Where There's a Pill, There's a Way
Going forward, it's important for pharma meeting planners to remember that PhRMA Code compliance extends beyond just choosing
destinations without the word "resort" in the title, or eliminating golf from the agenda. Indeed, at least one pharma company
is finding a way to end-run the marketing code and infiltrate medical meetings with questionable marketing tactics. One freelance
medical journalist told Pharmaceutical Executive she was offered $5,000 by a pharmaceutical company if she agreed to attend sessions about their cancer drug during an annual
oncologists meeting and then pitch stories to publications she wrote for on a regular basis.
"I really couldn't see pitching a story on just this drug alone," says the journalist, who asked that her name be withheld.
"I could have written about it in a broader story about new approaches to cancer. However, my editors have a policy to not
accept such pieces and understandably so. Covering a meeting for a pharmaceutical company, then turning around and pitching
stories to publications for pay creates a huge conflict of interest for the reporter and can ruin well-established working
relationships. It's unethical on the pharmaceutical company's part to try and plant journalists at their own meetings. It's
even more of a conundrum when a journalist actually accepts this arrangement and tries to pass off these stories as something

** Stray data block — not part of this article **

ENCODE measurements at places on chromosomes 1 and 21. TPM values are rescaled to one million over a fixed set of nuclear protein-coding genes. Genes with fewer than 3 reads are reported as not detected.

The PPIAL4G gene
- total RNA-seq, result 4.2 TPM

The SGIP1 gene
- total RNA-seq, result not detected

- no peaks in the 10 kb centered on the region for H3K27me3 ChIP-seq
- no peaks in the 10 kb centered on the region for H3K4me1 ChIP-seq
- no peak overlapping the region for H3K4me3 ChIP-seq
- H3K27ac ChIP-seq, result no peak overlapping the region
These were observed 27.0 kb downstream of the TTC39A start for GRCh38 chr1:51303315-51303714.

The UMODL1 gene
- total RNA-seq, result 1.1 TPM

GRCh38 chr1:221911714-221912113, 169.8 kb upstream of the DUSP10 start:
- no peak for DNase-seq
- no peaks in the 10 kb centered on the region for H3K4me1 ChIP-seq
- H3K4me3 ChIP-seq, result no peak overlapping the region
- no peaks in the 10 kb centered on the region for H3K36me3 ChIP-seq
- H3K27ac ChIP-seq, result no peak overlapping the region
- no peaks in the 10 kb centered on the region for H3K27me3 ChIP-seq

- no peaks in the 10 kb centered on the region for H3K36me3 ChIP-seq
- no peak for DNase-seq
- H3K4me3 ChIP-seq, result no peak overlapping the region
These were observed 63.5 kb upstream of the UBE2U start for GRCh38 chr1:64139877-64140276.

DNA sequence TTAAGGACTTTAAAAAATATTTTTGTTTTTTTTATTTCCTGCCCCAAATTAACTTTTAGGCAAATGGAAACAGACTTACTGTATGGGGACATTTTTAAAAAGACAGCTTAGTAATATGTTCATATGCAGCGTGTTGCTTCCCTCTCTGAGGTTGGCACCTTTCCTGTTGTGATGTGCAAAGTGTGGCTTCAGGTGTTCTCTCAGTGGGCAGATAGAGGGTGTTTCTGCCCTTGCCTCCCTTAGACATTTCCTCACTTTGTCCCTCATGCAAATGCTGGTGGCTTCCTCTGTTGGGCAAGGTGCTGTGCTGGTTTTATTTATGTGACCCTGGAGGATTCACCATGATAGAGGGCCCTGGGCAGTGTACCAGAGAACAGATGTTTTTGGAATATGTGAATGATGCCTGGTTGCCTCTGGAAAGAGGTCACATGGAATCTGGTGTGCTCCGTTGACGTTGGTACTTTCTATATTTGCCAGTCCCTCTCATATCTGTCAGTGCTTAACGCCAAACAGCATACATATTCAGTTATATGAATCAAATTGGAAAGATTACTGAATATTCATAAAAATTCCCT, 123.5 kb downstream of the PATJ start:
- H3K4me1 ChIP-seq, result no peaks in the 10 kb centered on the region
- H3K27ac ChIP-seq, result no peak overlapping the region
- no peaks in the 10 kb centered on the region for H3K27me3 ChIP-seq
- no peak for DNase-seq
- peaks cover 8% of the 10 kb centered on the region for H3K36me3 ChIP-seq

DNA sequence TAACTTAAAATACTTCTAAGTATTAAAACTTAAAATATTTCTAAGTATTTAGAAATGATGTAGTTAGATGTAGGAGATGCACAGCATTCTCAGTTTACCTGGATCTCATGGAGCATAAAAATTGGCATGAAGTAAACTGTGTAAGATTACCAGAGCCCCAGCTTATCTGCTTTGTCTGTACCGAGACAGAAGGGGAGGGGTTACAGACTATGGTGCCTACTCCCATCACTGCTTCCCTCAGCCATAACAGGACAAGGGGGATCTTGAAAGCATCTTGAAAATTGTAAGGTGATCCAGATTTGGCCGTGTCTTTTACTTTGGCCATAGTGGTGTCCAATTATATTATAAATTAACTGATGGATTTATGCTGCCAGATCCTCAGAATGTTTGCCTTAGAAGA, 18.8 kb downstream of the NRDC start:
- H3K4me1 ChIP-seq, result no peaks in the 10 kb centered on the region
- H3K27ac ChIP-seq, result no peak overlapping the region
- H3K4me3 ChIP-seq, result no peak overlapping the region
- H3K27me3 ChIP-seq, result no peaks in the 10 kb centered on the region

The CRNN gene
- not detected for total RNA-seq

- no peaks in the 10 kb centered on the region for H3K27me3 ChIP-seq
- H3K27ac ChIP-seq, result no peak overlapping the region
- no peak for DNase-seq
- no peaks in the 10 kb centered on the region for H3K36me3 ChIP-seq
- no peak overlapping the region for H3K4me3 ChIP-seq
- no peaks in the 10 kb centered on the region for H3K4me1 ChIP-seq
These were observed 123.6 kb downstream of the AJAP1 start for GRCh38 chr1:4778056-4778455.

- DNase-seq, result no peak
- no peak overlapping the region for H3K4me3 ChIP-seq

they are covering on their own without pharmaceutical company influence. Unfortunately, I know people who accept these arrangements
all the time."
When Pharm Exec brought this practice to their attention, both Lassman and Trewitt of PhRMA said they had not heard of it but agreed it would
be something they'd investigate upon further confirmation.
Overall, as for marketing activities at hotels and resorts, Lassman says the voluntary three-year-old PhRMA honor system is
a success. "There's nothing wrong with marketing, even very forceful, strong marketing, but it should be focused on patients
and not extraneous factors like entertainment," he says. Medical meetings "need to focus and provide information to physicians."
Diane West is a freelancer writer covering the health and medical fields. She can be reached at Wordsworthnyc@aol.com